Clinical Neuropsychology (Specialty in epilepsy, and extensions to other medical conditions)
Behavioural Neuroscience (Specialty in music neurocognition)
Epilepsy (Mood surrounding epilepsy and its treatment)
Clinical neuropsychology: psychosocial and cognitive aspects of medical illness and treatment outcome (including epilepsy, narcolepsy, cardiac surgery, aquired brain injury, cerebral aneurysm)
The neurobiological basis of mood and sexual functioning; quality of life research
Behavioural neuroscience: pitch perception, music cognition and memory; musical ability and expertise, amusia
Methodologies of interest: qualitative research
Structural and functional neuroimaging
Music Research Laboratory
Music, Auditory Cognition and Mind (MACAM) Research Group
Sarah is an Associate Professor & Reader in Psychological Sciences and an Adjunct Senior Fellow in the Department of Medicine at The University of Melbourne. She also holds the positions of Senior Clinical Neuropsychologist (MAPS, CCN) and Director of Neuropsychological Research at Austin Health, as well as Research Fellow in the Florey Neuroscience Institutes (FNI). She is the leader of two successful research programs that advance the study of brain and behaviour in: (1) clinical neuropsychology, with a specialty in epilepsy and its psychosocial outworkings, and (2) behavioural neuroscience, with a specialty in music neurocognition. To support her research programs, she has been successful in attracting over $3 million in funding from nationally competitive sources (ARC, NHMRC), philanthropic, university, and industry bodies. In total, she has 78 peer-reviewed publications, including 57 scientific journal articles, 7 book chapters, 1 report, and 13 full-length conference proceedings, as well as 49 peer-reviewed abstracts.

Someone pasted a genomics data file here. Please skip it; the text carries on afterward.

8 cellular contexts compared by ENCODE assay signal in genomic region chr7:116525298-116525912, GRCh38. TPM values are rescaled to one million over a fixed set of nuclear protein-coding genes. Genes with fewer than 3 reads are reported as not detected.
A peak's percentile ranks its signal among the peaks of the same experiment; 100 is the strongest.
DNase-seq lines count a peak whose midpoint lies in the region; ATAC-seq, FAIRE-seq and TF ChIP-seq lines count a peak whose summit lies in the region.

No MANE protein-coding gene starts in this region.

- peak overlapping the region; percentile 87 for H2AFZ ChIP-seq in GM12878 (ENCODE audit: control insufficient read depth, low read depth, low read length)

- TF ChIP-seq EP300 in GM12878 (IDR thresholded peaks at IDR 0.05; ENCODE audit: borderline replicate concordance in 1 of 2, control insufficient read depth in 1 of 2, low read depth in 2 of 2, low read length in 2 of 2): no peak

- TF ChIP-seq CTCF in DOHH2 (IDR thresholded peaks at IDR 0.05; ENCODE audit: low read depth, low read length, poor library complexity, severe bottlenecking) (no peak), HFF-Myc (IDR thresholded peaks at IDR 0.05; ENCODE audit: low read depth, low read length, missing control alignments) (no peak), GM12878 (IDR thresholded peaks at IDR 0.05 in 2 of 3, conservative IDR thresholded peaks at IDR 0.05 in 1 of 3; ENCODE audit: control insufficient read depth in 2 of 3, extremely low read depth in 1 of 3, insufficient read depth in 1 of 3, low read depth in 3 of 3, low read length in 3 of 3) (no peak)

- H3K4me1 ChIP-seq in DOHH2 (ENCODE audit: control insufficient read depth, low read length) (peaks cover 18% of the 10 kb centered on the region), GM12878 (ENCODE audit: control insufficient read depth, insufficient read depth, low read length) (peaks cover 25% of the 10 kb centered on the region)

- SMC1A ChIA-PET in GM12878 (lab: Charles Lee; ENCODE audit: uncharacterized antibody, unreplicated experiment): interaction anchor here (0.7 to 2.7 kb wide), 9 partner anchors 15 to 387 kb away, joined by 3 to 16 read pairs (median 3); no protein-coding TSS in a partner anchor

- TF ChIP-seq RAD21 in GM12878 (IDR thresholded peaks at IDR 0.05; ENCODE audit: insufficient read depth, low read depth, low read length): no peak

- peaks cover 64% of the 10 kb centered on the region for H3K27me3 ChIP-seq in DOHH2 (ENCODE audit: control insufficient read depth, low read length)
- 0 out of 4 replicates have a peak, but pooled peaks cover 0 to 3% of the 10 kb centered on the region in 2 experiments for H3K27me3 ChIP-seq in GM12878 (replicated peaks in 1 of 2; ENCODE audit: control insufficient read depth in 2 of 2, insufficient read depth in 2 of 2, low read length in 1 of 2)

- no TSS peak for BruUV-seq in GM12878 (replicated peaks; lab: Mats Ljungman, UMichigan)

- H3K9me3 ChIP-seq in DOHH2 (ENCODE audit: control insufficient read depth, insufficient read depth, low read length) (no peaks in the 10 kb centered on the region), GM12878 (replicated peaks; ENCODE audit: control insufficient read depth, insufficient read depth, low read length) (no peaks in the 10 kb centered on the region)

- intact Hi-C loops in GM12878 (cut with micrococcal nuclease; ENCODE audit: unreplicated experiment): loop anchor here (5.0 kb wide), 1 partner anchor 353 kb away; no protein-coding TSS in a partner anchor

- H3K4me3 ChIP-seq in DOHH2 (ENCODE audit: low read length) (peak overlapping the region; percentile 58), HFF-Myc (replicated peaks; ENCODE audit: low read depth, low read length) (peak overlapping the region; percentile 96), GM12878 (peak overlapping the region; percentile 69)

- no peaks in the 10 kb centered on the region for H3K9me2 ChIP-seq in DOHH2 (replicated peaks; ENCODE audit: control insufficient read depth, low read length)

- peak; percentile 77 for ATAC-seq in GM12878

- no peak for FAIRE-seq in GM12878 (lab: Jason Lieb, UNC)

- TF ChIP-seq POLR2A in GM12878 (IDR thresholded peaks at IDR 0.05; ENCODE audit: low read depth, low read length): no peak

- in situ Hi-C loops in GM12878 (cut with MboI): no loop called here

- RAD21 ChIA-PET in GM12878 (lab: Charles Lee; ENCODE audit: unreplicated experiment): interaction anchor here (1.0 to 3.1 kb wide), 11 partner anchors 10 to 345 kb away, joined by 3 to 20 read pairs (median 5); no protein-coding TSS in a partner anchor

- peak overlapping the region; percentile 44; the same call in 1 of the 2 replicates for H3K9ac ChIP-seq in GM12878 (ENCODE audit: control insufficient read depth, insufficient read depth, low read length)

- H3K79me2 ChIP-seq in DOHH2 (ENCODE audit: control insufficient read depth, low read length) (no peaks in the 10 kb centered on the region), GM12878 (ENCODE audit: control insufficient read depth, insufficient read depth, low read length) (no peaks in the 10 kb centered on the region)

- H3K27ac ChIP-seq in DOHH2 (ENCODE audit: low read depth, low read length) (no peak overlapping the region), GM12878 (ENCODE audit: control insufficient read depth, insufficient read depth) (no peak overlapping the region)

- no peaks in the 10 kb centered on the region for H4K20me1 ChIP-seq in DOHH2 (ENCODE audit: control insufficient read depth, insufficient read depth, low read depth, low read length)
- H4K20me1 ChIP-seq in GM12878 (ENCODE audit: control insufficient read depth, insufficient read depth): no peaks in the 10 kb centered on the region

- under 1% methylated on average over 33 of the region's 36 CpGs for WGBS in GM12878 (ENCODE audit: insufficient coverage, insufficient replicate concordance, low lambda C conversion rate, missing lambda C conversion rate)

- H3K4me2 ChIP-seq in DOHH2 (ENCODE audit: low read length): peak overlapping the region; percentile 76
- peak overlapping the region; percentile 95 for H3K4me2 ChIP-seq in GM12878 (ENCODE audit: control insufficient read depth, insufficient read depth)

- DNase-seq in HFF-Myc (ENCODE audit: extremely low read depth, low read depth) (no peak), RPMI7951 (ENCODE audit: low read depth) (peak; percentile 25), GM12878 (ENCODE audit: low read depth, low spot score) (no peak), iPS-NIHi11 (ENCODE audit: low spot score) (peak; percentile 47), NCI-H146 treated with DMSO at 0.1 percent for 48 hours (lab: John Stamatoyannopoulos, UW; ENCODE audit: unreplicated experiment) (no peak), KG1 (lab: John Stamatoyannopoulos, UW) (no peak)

The quality of Sarah’s work in epilepsy is particularly noted for its innovative methodology that has allowed difficulties inherent in previous research to be resolved through approaches that are comprehensive and robust. This has included use of a phenomenological approach to: (i) characterise adjustment, cognitive, and psychosocial functioning of patients at the time of epilepsy diagnosis and initial treatment, (ii) follow patients longitudinally over several years to capture trajectories from diagnosis to the evolution of chronic epilepsy, allowing predictors of adjustment and outcome to be identified, (iii) characterise adjustment and outcome following major neurosurgical treatment of chronic epilepsy again by following patients over many years, including identification of the burden of normality. This approach has been employed with both paediatric and adult epilepsy cohorts in community and acute health care settings.
I am a Clinical Neuropsychologist and research scientist with a particular interest in the interrelationships between brain processes, cognition and behaviour, and their psychosocial outworkings. This interest has issued two lines of research into the study of brain and behaviour that inform clinical practice: (1) clinical neuropsychology, with a specialty in epilepsy and extensions to other medical conditions such as acquired brain injury and autism, and (2) behavioural neuroscience, with a specialty in music neurocognition.
The first arm of my research profile investigates the health outcomes and psychosocial functioning of patients following major medical treatments for chronic illness, such as epilepsy surgery. It has led to the development of a new model of psychosocial adjustment that has subsequently been extended to other medical conditions, such as narcolepsy and cardiac disease.
The second arm of my research profile investigates the influence of genetic and environmental factors in effecting morphological and functional changes in the brain (cortical plasticity) and the relationship of these changes to cognitive skill development across different domains. My particular interest lies in the auditory domain, focusing on the development of musical abilities and expertise and their neurobiological basis, the effect of brain injury on the performance of musicians (amusia), the effect of brain injury on music performance (amusia) and the use of music to facilitate cerebral recovery.